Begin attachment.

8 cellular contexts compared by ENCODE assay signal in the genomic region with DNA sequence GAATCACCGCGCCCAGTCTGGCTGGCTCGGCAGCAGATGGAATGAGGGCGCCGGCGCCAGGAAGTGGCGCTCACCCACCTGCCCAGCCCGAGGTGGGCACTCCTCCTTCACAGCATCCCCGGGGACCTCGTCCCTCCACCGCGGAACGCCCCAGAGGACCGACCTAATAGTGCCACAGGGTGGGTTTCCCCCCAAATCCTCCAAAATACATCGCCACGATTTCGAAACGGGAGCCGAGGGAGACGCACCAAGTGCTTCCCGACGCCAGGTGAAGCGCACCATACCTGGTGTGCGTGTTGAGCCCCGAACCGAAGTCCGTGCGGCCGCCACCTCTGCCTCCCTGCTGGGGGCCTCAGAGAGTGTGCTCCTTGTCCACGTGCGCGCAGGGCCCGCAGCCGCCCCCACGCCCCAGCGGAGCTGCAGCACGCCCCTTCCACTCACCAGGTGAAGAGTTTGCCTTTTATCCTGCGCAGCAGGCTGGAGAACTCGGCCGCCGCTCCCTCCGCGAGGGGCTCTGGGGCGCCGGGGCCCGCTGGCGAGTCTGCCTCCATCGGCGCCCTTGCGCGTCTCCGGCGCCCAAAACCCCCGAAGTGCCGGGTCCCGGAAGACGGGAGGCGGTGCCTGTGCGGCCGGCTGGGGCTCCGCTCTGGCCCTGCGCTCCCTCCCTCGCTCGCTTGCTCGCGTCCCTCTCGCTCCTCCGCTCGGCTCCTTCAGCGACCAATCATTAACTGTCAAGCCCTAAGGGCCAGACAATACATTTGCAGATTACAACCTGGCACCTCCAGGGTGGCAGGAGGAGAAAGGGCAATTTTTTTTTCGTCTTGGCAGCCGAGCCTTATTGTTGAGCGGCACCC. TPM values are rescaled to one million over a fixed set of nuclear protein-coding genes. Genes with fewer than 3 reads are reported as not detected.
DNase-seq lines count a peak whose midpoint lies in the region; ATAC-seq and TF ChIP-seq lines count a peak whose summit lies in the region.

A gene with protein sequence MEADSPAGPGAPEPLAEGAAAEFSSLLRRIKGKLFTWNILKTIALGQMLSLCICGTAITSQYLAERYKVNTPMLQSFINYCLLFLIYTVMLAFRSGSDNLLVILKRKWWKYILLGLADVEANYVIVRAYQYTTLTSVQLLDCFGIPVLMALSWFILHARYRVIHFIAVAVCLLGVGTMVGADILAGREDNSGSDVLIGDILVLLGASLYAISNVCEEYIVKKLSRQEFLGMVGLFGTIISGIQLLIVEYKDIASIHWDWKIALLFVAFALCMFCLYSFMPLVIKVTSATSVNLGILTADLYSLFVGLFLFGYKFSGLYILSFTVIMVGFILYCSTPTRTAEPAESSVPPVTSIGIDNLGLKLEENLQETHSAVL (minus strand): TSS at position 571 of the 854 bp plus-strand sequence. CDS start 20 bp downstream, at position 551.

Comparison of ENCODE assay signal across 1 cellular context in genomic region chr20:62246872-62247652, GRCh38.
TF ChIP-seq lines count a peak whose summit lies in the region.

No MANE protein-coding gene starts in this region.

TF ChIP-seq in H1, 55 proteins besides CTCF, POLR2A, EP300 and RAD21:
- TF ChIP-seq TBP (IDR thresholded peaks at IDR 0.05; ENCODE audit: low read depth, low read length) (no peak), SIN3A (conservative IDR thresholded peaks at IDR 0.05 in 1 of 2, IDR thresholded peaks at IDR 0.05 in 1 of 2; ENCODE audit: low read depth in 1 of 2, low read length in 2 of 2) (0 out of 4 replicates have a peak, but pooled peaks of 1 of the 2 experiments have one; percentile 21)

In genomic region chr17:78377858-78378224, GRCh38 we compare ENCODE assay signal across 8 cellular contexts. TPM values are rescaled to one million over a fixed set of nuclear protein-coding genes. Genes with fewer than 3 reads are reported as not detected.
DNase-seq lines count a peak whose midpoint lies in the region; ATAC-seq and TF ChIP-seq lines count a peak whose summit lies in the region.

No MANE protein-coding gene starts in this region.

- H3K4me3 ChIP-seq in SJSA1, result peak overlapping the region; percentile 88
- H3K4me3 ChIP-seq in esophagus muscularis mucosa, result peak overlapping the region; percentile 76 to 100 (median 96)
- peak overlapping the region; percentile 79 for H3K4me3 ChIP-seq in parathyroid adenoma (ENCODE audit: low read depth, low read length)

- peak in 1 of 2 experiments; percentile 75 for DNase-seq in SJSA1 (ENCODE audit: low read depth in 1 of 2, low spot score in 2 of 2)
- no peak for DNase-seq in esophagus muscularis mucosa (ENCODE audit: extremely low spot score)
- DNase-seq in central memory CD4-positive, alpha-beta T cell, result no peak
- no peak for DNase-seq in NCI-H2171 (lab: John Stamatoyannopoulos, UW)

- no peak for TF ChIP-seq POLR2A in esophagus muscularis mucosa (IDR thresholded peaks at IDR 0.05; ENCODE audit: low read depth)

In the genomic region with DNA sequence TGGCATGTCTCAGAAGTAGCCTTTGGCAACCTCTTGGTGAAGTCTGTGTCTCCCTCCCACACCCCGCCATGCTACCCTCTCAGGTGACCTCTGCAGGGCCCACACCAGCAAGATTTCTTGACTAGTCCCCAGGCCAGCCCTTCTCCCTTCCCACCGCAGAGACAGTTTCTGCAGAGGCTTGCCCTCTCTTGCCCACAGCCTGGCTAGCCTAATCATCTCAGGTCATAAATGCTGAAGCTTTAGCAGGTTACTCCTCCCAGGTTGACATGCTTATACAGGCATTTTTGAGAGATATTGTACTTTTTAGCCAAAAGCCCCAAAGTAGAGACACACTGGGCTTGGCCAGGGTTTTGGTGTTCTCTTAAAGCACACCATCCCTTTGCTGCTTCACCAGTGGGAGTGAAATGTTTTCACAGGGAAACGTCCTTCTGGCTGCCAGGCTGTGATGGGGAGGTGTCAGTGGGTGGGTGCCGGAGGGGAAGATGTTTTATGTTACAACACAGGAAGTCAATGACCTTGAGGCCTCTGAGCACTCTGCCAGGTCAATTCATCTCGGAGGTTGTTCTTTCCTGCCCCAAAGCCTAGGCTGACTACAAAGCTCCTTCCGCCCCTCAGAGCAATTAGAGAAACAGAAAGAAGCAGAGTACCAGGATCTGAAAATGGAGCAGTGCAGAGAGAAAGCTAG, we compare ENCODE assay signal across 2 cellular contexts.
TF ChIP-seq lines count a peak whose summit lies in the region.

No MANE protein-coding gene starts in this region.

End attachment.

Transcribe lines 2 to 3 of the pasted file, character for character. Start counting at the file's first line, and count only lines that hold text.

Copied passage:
DNase-seq lines count a peak whose midpoint lies in the region; ATAC-seq and TF ChIP-seq lines count a peak whose summit lies in the region.

A gene with protein sequence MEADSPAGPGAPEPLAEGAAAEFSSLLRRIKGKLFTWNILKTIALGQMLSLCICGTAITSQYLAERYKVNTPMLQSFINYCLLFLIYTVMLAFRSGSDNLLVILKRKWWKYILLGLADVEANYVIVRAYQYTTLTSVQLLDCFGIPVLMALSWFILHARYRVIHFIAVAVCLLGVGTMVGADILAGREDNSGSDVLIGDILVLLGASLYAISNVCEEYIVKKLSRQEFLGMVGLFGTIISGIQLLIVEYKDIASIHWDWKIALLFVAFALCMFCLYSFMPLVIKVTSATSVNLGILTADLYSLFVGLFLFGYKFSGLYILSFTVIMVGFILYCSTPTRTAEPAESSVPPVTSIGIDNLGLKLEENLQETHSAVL (minus strand): TSS at position 571 of the 854 bp plus-strand sequence. CDS start 20 bp downstream, at position 551.